Part 1: The Injury

Near Neko Harbour, the lower snowfield looks a lot like the scene of the crime

As the dark clouds of the last four weeks recede, I am increasingly aware of silver linings. On the first day in the Falkland Islands, high winds and big waves prevented the tenders from shuttling the newly-arrived passengers onto the Kapitan Klebnikov, the icebreaker that would serve as our home for the next 31 days. The tiny town of Port Stanley had no hotel rooms available, so the expedition crew scrambled to find home stays or any temporary housing for the 100 stranded passengers. Dana and I, aware that the wind might delay our departure, took the kids up the street to the Globe Tavern for burgers where we quickly befriended a lovely, generous, accommodating local couple. We were stranded, but spent the night at their home playing Wii Fit, singing karaoke and laughing uproariously with our new friends. Silver Lining #1.

Then came the Drake Passage. The big winds in the Falklands portended rough seas across the 900 miles considered to be the nastiest ocean on the planet. It was rough, but none in the family puked and we passed through the Antarctic Convergence unharmed. We crossed less than 24 hours ahead of the Argentine ship that was battered by waves, lost their electrical service and were towed back to the South American continent. The luck continued.

By the morning of December 8th, we were anchored in Neko Harbor, a magnificent inlet east of the South Shetland Islands and our first chance to get off the ship and step foot on the Antarctic continent. It was a crisp, clear morning; the bright blue sky reflected off pristine glacial snowfields. Everything was deep blue or bright white. Imagine the most beautiful mountain scene you can conjure, now multiply that by five and turn around to see that vista 360 degrees around you. That is Antarctica. As spectacular a place as I have ever been. We landed, made our way past Adelie penguin rookeries, climbed a ridgeline around a snow bowl up to a promontory and on to the edge of a glacier where we stopped and sat in silence for a full five minutes drinking in the enormity of the place and listening to the sounds of a completely untouched and unspoiled corner of the planet. Glaciers heaved and calved. Birds called and, at minute 4:30, two whales surfaced and blew cold spray below. Among the most memorable 5 minutes of my life.

The next minutes would become memorable too, but memorable because of poor judgment, not natural beauty.

We slid to the left of the tracks but could not see the frozen hazards waiting below

On the way up the ridge, I had noticed tracks down the snowfield where people had slid down on their butts. Even though we could not see the bottom over the lip of the slope, we decided to give it a try. Emma went first, then me. It took about 4 seconds to realize that this was a bad decision. People had indeed slid down this snowfield before, but in the afternoon when the snow is soft and slow. We were sliding at 7:30AM and the snow was hard, granulated ice and the tracks and footprints made by previous afternoon adventurers were deep, icy hard hazards as we hurtled towards them at an uncontrollable speed. Emma made it to the bottom. I caught my left foot in a hole, heard the proverbial “pop,” and then came to rest in a frozen hole with my leg beneath me and my knee cap protruding in a most unnatural way. Emma and I screamed to the rest above to stop, but saw Reis flying toward the minefield with a look of real terror in his eyes. He made it through with bruises. Dana heard the warning. Alexandra did not. The image of her body speeding out of control, toward almost certain injury is one I shall never erase. She is in slow motion. I am thinking to myself, “I am about to witness my daughter’s severe injury and I am helpless, motionless, unable to take any action.” She also made it with just a few bruises. Again, the stars aligned. It was me that got hurt, not them and no one had a spinal or head injury. Silver Lining #2. But, it was clear, our year long explorer’s adventure was surely about to change.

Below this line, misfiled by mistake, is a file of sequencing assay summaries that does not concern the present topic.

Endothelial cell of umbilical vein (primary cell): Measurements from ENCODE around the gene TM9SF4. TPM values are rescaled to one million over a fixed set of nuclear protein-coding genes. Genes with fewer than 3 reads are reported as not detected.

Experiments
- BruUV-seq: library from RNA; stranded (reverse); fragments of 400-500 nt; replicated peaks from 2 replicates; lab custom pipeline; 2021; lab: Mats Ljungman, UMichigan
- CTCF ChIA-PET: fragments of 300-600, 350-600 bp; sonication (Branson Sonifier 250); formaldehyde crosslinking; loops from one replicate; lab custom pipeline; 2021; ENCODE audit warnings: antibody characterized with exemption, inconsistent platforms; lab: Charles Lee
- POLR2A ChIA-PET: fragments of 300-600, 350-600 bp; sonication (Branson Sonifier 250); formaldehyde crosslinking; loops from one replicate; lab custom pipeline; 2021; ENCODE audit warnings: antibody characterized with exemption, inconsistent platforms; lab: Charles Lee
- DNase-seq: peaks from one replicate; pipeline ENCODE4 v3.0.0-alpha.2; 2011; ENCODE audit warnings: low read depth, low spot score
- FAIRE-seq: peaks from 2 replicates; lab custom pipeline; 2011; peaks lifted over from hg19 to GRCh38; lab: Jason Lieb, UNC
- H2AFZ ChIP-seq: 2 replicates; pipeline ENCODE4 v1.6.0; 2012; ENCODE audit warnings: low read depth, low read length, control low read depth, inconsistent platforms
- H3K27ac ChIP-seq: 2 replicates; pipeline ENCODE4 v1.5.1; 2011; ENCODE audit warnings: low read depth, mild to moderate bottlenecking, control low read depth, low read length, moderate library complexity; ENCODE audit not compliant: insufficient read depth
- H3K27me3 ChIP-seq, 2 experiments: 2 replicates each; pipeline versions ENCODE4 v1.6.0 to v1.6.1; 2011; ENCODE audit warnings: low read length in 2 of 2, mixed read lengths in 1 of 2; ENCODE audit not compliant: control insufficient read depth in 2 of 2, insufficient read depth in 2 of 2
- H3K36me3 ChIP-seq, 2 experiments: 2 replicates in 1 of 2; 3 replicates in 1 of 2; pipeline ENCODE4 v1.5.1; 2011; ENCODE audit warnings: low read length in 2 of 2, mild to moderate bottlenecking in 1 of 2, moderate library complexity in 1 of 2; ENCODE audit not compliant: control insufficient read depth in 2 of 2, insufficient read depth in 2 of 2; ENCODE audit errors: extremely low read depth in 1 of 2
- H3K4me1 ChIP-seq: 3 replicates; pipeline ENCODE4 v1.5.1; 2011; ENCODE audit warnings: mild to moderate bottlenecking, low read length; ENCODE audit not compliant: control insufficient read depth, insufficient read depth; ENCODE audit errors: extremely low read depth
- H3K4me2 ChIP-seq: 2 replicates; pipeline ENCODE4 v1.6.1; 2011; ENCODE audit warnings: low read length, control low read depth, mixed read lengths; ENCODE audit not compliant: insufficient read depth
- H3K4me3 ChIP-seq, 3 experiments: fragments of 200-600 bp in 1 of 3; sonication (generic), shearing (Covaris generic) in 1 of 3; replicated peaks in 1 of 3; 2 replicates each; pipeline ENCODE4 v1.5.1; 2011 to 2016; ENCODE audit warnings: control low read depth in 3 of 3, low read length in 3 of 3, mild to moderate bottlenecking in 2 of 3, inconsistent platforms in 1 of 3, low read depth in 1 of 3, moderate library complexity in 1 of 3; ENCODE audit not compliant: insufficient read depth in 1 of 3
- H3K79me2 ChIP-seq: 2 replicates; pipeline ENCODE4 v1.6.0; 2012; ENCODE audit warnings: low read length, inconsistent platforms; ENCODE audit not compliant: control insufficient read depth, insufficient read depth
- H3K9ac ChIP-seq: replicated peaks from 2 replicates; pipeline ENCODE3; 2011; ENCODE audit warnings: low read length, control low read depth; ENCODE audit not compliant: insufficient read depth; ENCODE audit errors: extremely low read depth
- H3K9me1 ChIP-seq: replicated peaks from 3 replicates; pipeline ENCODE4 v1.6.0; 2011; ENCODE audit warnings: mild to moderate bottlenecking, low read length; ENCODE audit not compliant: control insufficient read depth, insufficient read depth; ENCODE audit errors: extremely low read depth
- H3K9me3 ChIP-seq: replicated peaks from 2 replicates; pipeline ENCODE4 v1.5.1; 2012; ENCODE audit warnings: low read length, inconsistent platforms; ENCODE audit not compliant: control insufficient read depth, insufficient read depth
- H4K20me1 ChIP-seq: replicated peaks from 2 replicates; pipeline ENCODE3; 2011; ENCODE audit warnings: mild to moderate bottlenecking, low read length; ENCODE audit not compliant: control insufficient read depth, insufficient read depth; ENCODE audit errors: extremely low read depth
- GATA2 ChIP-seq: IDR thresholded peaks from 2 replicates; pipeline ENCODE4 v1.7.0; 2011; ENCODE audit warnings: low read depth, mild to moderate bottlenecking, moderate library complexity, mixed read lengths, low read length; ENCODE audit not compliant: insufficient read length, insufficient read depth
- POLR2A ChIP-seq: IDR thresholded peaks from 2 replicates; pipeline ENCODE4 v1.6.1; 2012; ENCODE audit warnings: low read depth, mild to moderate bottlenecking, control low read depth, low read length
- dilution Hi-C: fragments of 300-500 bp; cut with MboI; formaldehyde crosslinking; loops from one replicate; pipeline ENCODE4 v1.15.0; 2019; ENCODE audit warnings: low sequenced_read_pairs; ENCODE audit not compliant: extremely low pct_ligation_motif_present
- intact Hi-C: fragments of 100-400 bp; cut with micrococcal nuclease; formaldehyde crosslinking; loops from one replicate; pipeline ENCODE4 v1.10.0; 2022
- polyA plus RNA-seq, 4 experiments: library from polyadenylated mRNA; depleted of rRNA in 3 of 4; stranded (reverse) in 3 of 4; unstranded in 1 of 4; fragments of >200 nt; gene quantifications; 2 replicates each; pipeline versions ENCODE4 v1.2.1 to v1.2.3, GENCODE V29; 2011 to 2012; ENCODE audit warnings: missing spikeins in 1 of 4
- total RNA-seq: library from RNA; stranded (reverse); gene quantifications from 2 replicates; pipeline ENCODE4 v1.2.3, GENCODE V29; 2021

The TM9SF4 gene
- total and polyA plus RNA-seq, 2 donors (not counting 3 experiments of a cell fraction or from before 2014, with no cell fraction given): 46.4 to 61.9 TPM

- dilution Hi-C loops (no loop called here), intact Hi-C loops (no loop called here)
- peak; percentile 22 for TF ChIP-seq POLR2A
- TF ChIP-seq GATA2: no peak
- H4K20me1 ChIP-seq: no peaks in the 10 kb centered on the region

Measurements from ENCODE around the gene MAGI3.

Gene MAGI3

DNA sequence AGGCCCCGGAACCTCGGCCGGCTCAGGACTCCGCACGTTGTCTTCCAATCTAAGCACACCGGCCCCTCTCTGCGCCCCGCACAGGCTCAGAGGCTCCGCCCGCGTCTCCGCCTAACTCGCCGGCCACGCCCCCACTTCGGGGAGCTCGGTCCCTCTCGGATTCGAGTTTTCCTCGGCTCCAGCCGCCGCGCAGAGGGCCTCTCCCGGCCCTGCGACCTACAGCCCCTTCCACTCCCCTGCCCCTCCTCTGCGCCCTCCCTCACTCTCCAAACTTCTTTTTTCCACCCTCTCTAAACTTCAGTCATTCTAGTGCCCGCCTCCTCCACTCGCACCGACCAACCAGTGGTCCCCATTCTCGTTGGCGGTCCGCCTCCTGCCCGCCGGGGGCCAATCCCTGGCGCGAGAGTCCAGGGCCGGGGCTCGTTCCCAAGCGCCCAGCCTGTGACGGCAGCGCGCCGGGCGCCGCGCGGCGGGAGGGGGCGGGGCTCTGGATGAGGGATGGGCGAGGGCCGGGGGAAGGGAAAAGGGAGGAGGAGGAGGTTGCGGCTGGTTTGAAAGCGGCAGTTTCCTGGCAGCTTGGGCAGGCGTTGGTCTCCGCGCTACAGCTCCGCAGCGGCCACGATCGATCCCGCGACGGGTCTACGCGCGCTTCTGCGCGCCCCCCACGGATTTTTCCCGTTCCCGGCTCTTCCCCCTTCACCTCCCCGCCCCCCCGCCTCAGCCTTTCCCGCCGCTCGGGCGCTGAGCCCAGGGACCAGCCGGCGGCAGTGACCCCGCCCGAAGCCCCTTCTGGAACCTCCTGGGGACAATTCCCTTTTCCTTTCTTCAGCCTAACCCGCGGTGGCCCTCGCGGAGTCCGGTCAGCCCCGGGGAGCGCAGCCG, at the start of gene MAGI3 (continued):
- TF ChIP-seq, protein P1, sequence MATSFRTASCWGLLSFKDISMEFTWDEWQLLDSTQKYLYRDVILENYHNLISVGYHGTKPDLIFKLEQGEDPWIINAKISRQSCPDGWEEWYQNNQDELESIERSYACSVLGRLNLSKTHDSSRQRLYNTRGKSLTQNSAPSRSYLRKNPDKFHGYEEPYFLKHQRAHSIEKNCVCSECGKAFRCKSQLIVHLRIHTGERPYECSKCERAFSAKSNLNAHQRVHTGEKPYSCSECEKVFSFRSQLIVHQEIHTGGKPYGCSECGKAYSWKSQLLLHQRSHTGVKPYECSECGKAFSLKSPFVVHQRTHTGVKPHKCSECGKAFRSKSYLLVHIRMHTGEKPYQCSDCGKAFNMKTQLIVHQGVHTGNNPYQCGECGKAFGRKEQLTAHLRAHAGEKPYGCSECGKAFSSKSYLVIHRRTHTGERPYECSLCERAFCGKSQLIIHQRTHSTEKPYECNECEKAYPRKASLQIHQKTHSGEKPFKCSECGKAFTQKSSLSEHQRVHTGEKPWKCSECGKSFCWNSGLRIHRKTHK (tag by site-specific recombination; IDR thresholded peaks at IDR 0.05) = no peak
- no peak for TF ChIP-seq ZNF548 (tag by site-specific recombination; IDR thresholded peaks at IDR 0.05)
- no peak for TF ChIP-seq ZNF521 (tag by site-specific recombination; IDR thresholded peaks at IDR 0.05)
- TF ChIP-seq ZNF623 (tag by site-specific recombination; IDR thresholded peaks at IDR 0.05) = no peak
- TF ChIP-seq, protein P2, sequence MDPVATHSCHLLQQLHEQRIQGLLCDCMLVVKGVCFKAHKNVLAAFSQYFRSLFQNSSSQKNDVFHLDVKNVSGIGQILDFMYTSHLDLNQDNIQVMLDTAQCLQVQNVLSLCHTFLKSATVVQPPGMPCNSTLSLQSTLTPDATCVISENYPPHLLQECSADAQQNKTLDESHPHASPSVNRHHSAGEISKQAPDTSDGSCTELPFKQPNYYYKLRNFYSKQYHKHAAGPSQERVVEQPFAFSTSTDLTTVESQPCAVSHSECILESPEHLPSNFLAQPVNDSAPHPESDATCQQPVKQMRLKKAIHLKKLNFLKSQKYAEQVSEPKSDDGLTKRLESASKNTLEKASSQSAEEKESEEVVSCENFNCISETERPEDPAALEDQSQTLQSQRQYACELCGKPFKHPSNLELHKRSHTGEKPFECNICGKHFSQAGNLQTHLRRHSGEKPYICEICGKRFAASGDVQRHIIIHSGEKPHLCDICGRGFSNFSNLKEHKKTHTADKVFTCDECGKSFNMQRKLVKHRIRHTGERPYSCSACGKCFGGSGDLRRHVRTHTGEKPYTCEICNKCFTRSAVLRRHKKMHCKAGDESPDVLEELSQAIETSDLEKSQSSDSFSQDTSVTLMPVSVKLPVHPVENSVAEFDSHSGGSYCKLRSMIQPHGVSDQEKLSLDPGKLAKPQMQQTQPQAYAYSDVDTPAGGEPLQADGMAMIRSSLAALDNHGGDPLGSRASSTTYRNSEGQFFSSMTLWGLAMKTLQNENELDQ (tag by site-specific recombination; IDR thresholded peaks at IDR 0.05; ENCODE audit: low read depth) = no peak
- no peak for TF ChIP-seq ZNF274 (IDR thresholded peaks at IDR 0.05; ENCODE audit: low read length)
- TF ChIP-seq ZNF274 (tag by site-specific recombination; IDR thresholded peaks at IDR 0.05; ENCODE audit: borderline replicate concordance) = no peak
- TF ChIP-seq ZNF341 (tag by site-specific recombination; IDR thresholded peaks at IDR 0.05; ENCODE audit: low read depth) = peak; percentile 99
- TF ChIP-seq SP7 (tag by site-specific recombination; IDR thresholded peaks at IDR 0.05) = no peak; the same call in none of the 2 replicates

My left knee was swollen after the accident

Twitter Digg Delicious Stumbleupon Technorati Facebook

6 Responses to “Part 1: The Injury”

  1. I hope you get better soon!!!!!!!!!!! miss you all=(

    Jackie

  2. Anthony and Nancy 02. Jan, 2011 at 9:56 pm

    Happy New Year all. Greg, glad your not seriously injured. We await your return this Summer. Look forward to hear the rest of your adventures. Nancy and Anthony

  3. Sarah Barpoulis 03. Jan, 2011 at 3:21 pm

    Having PU ’87 gathering in January… checking website in hopes of sharing awesome factoids of your exploits…. Yikes! Hope Greg feels up to his old tricks ASAP. HAPPY NEW YEAR Explorers. The Barpouli

  4. Hi it was great to see you at your home hope you get better soon.

    Happy New Years
    -Annie

  5. judie robbins 06. Jan, 2011 at 9:31 am

    Greg and Dana:
    Whoa! What a spectacula journey you all are having. I think you have to be grateful it was only a knee you experienced. Sounded frighting, but I can truly experience that fear. Ken and I went down Mt. St. Helens on garbage bags and even tho I had an ice pick in hand I was going so fast I had trouble using it…I do hope you will be able to continue your trip as planned. I am now in Phnom Phen and will be here until Feb 3rd when I head back to Vermont. Please let me know if you get a chance to pass this way. Plheoun and Phany said you might come around the end of Jan if your knee doesn’t change your plans. Keep in touch. Love Judie

  6. Hi Reis and Andrew!
    Today we go a TFK and the cover story was about one of their reporters going to antarctica and she was also on the Kapitan Klebinov! A lot of the info in it was some that you have posted. It was really cool that it was about the same boat and the same places you had been. I can’t wait to hear more about your adventures!
    Sincerely,
    Brett